How are young people using mobile phones to bridge healthcare gaps in Sub-Saharan Africa?

Hampshire K, Porter G, Lake L, De Lannoy A & Cornell V

The African communications 'revolution' has generated optimism that mobile phones might help overcome infrastructural barriers to healthcare provision in resource-poor contexts. However, while formal m-health programmes remain limited in coverage and scope, young people are using mobile phones creatively and strategically in an attempt to secure effective healthcare. Drawing on qualitative and quantitative data collected in 2012-2014 from over 4500 young people (aged 8-25 y) in Ghana, Malawi and South Africa, this paper documents these practices and the new therapeutic opportunities they create, alongside the constraints, contingencies and risks. We argue that young people are endeavouring to lay claim to a digitally-mediated form of therapeutic citizenship, but that a lack of appropriate resources, social networks and skills ('digital capital'), combined with ongoing shortcomings in healthcare delivery, can compromise their ability to do this effectively. The paper concludes by offering tentative suggestions for remedying this situation.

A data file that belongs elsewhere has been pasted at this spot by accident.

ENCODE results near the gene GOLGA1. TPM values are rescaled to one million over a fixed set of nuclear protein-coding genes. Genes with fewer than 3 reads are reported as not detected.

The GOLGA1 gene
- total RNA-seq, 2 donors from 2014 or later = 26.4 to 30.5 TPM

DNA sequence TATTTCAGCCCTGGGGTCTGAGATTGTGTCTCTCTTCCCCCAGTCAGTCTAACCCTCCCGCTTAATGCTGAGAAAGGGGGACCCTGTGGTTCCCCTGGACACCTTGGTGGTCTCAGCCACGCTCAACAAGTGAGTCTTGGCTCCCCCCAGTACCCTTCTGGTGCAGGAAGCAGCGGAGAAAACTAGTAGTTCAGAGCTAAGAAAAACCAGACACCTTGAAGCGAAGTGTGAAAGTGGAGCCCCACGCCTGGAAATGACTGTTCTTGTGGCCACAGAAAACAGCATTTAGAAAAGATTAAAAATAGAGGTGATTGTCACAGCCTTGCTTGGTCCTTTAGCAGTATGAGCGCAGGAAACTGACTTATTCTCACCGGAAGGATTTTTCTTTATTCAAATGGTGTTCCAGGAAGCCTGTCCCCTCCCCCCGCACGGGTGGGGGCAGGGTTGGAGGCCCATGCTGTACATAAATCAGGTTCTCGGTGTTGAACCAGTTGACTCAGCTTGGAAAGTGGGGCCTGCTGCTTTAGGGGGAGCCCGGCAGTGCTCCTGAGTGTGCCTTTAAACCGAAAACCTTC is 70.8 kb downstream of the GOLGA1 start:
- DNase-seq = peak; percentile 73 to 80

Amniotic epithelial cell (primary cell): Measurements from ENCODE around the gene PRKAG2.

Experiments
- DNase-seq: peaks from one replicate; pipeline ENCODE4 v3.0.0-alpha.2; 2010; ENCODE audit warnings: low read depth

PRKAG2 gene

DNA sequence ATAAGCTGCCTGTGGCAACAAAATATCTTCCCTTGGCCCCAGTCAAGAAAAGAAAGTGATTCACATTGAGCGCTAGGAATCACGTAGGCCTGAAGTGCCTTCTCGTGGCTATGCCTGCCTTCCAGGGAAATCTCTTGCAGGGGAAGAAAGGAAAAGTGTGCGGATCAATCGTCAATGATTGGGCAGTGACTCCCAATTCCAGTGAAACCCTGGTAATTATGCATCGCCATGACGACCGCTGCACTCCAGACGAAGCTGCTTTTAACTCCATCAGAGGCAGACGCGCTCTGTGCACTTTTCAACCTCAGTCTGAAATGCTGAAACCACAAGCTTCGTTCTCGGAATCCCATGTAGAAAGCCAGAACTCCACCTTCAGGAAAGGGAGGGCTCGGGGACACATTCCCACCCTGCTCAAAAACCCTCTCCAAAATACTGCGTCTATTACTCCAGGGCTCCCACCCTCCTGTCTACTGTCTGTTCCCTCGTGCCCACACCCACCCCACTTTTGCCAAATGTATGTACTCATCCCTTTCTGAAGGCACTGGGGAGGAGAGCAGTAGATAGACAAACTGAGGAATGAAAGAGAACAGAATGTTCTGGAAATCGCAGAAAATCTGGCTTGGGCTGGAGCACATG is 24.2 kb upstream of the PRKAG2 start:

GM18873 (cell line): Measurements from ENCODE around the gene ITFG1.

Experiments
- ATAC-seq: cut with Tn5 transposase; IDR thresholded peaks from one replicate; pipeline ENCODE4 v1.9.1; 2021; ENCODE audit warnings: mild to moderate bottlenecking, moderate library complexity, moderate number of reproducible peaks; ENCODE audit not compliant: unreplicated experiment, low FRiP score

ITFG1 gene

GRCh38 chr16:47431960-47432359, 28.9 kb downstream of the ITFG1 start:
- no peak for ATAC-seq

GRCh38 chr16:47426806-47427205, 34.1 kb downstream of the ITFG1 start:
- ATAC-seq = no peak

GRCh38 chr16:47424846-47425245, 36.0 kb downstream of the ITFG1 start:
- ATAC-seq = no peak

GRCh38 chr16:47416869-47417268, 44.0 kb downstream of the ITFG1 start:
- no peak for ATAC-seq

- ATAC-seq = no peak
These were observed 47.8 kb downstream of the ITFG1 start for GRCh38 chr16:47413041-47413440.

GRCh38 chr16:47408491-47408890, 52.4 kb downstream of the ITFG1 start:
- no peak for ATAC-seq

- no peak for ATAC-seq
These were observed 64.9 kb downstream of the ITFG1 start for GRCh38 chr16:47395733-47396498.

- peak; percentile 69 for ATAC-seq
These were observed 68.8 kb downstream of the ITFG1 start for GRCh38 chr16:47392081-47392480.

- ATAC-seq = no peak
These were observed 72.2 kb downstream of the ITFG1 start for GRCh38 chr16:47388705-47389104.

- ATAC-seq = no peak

November 28, 2016
Year of publication
2015
Resource types
Journal and research articles
Tags
mobile phones, barriers to healthcare, mHealth, healthcare gaps, Ghana, Malawi, South Africa, healthcare delivery, digital capital, mobile health, young people, youth, adolescents

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